Dodgers Dugout: Zack Greinke is having a season for the ages

Dodgers Dugout: Zack Greinke is having a season for the ages
Zack Greinke pitches against the Washington Nationals on Tuesday. (Danny Moloshok / AP)

Hi, welcome to another edition of Dodgers Dugout. My name is Houston Mitchell, wondering if it is possible for MLB to arrange the off days so only Zack Greinke and Clayton Kershaw pitch.

The Great Greinke

With all the focus on the bullpen the last few weeks, one thing isn’t getting the recognition it deserves: Zack Greinke is having one of the best seasons in baseball history.

Greinke pitched six shutout innings against the Washington Nationals on Tuesday, improving his record to 12-2 and lowering his ERA to 1.65. That gives Greinke the seventh-best ERA in the majors since 1947 among pitchers who qualified for the league ERA title. A look:

  1. Bob Gibson, 1968 St. Louis Cardinals, 1.12
  2. Dwight Gooden, 1985 New York Mets, 1.53
  3. Greg Maddux, 1994 Atlanta Braves, 1.56
  4. Luis Tiant, 1968 Cleveland Indians, 1.60
  5. Greg Maddux, 1995 Atlanta Braves, 1.63
  6. Dean Chance, 1964 Angels, 1.65
  7. Zack Greinke, 2015 Dodgers, 1.65
  8. Nolan Ryan, 1981 Houston Astros, 1.69
  9. Sandy Koufax, 1966 Dodgers, 1.73
  10. Sandy Koufax, 1964 Dodgers, 1.74

That’s impressive. But you may be saying to yourself, “Yeah, but some of those guys competed when the mound was higher, so they had an advantage.” And you’d be right. So let’s look at ERA+, a tool that allows us to compare pitchers from different time frames. Adjusting for league factors and home-park advantages, Greinke is still in the top 10:

  1. Pedro Martinez, 2000 Boston Red Sox, 291 (100 is average. 291 basically means Martinez was 191% better than an average pitcher in 2000)
  2. Greg Maddux, 1994 Atlanta Braves, 271
  3. Greg Maddux, 1995 Atlanta Braves, 260
  4. Bob Gibson, 1968 St. Louis Cardinals, 258
  5. Pedro Martinez, 1999 Boston Red Sox, 243
  6. Dwight Gooden, 1985 New York Mets, 229
  7. Roger Clemens, 2005 Houston Astros, 226
  8. Zack Greinke, 2015 Dodgers, 222
  9. Roger Clemens, 1997 Toronto Blue Jays, 222
  10. Pedro Martinez, 1997 Montreal Expos, 219

So the next time Greinke pitches, take some time to appreciate it (probably over the radio, since most of us can’t see the Dodgers on TV).

Greinke’s contract

Greinke hasn’t said one way or the other, but you have to figure he will opt out of his contract at the end of the season and see how much he can get on the open market. The Dodgers don’t have to worry about money, so they can wait and see what the best offer is and just top it. “Oh, the Angels offered you seven years, $210 million? Here’s seven years, $230 million.” They do have to worry about whether Greinke wants to continue pitching here. Hopefully they are doing everything they can to make Greinke a happy camper, so that if it comes down to money, then the decision comes down only to whether to pay for him or not. It would be a real shame to lose Greinke, especially with the rest of the staff (other than Clayton Kershaw) such a question mark.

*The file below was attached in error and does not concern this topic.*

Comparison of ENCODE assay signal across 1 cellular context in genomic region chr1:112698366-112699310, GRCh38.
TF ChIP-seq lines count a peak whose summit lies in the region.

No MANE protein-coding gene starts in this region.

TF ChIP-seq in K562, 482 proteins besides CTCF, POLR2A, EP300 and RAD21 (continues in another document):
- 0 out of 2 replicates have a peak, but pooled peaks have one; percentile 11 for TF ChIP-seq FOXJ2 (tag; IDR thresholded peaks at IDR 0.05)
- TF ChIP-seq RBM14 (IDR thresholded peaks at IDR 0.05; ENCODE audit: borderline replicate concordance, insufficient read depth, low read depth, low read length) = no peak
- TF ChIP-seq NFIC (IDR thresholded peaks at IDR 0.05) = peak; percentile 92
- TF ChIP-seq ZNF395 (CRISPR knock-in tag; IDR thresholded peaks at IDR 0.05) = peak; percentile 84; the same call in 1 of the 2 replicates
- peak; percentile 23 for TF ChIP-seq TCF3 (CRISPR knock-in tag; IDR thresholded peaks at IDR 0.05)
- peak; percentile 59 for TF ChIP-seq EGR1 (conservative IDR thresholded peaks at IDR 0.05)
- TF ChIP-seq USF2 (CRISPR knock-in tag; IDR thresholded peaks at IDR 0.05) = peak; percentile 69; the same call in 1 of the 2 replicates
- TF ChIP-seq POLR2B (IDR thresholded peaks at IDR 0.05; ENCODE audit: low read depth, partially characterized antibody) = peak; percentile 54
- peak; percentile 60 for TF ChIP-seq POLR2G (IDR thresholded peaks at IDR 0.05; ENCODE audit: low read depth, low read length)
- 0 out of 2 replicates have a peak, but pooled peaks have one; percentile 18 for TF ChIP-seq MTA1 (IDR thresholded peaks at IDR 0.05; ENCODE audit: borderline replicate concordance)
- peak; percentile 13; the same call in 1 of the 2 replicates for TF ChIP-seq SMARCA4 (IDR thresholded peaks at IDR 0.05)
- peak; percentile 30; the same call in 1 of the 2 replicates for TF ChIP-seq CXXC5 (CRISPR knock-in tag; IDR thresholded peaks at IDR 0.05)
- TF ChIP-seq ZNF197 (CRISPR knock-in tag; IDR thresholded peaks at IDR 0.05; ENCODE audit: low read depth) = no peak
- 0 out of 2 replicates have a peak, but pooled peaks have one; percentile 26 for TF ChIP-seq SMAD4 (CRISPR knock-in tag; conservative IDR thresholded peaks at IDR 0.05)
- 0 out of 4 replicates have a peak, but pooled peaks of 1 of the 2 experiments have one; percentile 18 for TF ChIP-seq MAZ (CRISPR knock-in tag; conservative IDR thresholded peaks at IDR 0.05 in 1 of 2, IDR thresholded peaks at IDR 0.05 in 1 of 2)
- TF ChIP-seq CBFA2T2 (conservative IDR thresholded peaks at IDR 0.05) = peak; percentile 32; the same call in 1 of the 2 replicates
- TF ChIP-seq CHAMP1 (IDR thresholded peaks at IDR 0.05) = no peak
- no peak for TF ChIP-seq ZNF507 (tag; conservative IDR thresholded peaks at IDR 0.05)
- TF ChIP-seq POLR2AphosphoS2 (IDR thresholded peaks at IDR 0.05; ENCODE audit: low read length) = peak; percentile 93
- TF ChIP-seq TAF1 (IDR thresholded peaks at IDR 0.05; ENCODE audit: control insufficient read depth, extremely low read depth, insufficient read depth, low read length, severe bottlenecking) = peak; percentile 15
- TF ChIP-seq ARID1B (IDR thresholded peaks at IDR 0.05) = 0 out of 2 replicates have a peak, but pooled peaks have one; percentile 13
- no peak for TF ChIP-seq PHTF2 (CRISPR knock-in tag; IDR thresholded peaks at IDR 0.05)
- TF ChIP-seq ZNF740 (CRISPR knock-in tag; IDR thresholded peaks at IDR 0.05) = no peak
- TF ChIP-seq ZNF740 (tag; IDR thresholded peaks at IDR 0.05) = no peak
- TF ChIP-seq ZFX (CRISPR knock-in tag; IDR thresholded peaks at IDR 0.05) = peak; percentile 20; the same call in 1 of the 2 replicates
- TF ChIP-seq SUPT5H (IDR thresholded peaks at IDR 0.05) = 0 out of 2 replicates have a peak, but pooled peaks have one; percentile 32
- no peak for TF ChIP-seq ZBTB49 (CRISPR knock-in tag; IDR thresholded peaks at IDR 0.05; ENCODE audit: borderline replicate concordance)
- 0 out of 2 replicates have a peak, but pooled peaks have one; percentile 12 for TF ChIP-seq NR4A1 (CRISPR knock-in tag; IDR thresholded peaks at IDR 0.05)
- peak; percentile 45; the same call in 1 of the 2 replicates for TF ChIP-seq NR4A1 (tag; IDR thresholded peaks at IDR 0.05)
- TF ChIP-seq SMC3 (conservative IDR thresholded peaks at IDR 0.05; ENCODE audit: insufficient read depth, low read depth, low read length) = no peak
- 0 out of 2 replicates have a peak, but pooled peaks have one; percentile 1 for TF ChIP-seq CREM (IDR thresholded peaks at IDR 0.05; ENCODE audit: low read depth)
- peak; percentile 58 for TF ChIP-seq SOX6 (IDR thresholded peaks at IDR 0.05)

Let’s not forget Kershaw

Kershaw pitched eight scoreless innings in Wednesday’s win. Since the All-Star break, he is 4-0 with a 0.92 ERA and 45 strikeouts in 39 innings. He has given up only 20 hits and three walks in that time.

Where’s Vin?

Vin Scully wasn’t calling the game on the radio Tuesday or Wednesday and could be heard only by the lucky few who get the Dodgers on TV. The reason? He is battling a cold and wants to save his voice. He doesn’t have to talk as much on TV as he does on radio.

Mattingly not concerned

The Dodgers had lost four in a row before Tuesday’s 5-0 win over Washington, but Don Mattingly wasn’t worried. "I'm not concerned from the standpoint of a couple of days that go bad. I'm not going to panic during a small section of this. We're going to ride it out."

I believe it was the captain of the Titanic who said, “I’m not concerned with this small section of ocean where we hit that iceberg. We’re going to ride it out.”

Andre gets it

Andre Ethier has the proper response when asked about this season: "Anything short of winning a World Series is a disappointment. … Winning the division, making the playoffs is a small step to where we want to go. To be the best, we still have a long way. We were good last year. We want to be great [this year]."

Note to Dodgers players, manager and coaches: That is the proper response whenever asked what the season’s goal is. You all may feel that way, but it seldom comes across that way.

Friedman doesn’t

Andrew Friedman, the team president, said this before Tuesday’s game: “I've never seen this amount of passion … so many people caring about what happens on a nightly basis."

Yes Mr. Friedman, you’re not in Tampa anymore. You’re surprised fans actually care about the team?

Kendrick is out

Second baseman Howie Kendrick is out until mid-September because of a strained hamstring, which hurts the Dodgers’ defense up the middle. The Dodgers brought up Jose Peraza to replace him but could be getting Justin Turner back this weekend, so they will have plenty of options at second base among Peraza, Turner and Alberto Callaspo. I would put Turner at third and Peraza at second, but it is possible the team will send Peraza down when Turner comes back.

And finally

You know all those emails you send me complaining about the team, and how we have covered much ground in these newsletters worrying that the Dodgers just don’t quite get it? Bill Plaschke writes about it brilliantly in his latest column. Go here to read it.

Have a comment or something you'd like to see in a future Dodgers newsletter? Email me and follow me on Twitter: @latimeshouston